More than 37,000 Tucson-area school children qualify for assistance under federal poverty guidelines. With parents working one or more jobs to try to make ends meet, parental support for field trips and special materials for enrichment projects is extremely limited. That’s where Central Arizona Project’s support of projects like Tucson’s Educational Enrichment Foundation (EEF) makes a huge difference, ensuring that Tucson Unified School District students, regardless of their economic status, have opportunities for memorable and authentic high quality learning.


A Yuma Mesa Irrigation and Drainage District (YMIDD) commitment to cease irrigating a specified amount of “qualified land” each year will help keep more Colorado River water within the system. This is an important step—especially as the probability of a Colorado River shortage continues to escalate.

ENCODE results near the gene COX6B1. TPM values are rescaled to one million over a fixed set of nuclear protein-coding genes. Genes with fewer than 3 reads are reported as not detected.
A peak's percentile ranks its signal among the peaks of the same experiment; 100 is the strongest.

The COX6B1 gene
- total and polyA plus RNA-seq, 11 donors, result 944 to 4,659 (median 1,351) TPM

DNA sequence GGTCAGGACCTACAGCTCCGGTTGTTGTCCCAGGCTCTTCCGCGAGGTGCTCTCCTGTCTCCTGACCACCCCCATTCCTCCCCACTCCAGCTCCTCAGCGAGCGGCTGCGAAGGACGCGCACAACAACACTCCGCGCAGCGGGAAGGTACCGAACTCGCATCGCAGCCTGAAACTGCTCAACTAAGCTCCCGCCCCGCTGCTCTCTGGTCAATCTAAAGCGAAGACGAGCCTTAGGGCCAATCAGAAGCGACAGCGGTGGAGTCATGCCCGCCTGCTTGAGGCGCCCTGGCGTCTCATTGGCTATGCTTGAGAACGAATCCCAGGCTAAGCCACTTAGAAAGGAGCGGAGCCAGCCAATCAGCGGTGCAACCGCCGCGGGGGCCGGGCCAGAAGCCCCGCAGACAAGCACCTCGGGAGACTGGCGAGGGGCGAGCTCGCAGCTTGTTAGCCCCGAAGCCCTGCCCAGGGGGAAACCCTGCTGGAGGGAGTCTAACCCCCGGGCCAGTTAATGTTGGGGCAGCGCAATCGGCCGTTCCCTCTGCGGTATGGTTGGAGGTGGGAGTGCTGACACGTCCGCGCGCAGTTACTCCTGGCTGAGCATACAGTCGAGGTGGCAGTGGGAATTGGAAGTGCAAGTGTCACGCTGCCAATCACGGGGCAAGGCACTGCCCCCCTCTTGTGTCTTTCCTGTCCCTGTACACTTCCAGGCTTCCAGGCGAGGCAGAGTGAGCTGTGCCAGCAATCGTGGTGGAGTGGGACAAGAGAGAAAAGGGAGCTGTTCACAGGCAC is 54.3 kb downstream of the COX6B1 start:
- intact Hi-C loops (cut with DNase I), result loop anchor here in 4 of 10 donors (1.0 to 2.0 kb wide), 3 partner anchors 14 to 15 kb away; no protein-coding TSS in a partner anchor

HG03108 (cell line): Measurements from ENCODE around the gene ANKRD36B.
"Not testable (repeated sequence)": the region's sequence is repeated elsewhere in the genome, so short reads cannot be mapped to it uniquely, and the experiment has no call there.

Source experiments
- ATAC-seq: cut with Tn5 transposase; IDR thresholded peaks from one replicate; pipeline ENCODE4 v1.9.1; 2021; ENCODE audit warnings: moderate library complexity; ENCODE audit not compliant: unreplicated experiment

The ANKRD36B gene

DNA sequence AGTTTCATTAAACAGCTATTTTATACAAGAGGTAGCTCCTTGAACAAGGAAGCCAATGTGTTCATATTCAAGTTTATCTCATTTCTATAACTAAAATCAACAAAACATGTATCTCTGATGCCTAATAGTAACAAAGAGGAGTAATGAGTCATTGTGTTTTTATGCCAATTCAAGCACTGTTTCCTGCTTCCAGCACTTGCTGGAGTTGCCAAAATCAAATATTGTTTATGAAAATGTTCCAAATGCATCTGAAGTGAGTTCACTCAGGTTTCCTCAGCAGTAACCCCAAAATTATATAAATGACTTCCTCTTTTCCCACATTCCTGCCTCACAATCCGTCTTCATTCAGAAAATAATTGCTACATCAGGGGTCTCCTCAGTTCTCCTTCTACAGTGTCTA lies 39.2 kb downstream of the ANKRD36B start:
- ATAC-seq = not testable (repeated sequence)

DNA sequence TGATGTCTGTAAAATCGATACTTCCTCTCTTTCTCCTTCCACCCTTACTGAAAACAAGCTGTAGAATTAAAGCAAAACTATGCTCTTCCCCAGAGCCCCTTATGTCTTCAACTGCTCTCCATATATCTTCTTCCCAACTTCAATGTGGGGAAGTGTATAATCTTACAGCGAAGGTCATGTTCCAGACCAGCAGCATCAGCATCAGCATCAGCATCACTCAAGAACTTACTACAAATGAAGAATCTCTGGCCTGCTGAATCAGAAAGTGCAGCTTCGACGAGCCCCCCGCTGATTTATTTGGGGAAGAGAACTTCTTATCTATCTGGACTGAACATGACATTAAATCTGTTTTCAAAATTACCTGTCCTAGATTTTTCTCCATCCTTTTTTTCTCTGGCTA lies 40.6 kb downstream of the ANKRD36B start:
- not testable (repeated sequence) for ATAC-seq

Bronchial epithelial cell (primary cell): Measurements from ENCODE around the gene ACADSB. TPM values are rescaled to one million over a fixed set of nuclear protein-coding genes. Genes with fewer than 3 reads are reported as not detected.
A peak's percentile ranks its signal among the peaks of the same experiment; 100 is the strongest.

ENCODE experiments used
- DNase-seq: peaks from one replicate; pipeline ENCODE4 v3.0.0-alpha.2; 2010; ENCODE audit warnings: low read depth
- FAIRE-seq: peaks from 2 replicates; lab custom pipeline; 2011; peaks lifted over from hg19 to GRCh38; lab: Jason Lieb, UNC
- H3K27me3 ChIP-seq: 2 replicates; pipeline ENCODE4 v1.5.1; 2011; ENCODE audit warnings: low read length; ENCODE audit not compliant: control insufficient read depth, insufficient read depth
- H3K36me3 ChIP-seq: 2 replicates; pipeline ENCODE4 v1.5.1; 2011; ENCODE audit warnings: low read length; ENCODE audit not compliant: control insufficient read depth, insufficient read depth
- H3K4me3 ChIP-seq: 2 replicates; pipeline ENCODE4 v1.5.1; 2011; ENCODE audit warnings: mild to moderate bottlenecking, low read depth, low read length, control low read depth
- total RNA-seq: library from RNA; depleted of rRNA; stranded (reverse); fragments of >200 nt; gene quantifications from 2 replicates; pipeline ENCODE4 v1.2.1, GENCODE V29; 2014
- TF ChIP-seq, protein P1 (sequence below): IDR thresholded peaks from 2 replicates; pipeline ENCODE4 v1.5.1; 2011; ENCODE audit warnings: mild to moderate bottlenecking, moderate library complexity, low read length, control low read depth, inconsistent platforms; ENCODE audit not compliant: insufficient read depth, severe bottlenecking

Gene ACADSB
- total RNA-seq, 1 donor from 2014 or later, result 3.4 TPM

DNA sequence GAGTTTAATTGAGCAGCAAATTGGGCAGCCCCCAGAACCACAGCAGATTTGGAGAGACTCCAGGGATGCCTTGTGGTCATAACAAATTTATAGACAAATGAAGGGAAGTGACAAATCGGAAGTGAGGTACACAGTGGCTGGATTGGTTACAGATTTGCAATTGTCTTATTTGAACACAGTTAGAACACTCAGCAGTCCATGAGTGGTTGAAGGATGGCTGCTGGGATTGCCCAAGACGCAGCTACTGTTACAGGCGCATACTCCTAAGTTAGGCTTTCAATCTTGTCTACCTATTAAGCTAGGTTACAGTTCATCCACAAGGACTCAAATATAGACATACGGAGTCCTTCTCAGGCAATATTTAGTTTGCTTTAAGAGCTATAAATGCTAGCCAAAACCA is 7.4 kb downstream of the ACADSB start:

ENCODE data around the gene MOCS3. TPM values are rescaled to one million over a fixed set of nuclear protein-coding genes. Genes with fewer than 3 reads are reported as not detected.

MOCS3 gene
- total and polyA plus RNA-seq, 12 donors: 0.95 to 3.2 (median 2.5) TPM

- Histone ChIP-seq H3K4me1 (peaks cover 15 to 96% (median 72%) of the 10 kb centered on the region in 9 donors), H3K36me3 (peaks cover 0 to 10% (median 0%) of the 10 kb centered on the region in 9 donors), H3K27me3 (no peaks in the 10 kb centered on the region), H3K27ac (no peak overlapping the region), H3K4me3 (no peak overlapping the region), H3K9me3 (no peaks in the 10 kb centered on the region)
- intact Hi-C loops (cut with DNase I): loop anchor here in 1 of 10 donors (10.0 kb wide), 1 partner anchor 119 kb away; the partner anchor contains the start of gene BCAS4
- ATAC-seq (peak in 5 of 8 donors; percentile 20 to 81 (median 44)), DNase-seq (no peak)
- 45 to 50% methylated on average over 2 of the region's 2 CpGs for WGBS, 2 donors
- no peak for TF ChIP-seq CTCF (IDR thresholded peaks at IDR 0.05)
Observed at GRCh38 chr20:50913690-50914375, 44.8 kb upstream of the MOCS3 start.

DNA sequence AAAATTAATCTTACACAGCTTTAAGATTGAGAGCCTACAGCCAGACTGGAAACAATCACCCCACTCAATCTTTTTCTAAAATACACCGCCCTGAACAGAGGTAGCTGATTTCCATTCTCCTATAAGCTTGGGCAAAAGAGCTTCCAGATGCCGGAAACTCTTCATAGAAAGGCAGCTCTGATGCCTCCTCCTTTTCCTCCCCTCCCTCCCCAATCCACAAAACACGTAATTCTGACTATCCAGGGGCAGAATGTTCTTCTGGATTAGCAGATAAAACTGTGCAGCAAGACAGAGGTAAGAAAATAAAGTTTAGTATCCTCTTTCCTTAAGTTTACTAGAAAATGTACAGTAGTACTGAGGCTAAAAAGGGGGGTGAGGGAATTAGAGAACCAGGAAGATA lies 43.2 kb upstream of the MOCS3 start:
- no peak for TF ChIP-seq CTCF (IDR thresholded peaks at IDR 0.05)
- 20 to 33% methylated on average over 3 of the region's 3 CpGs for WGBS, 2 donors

Hundreds of species of birds—willow flycatchers, yellow-billed cuckoos and yellow warblers—have a new riparian habitat. And, in the process, the west has maintained the flow of the Colorado River.

The 350-acre Yuma East Wetlands project opened this summer, celebrating a milestone in the Lower Colorado River Multi-Species Conservation Program (MSCP). The MSCP is a critically important program for the Colorado River, which provides more than 1.5 million acre-feet of water to the Central Arizona Project (CAP) each year.

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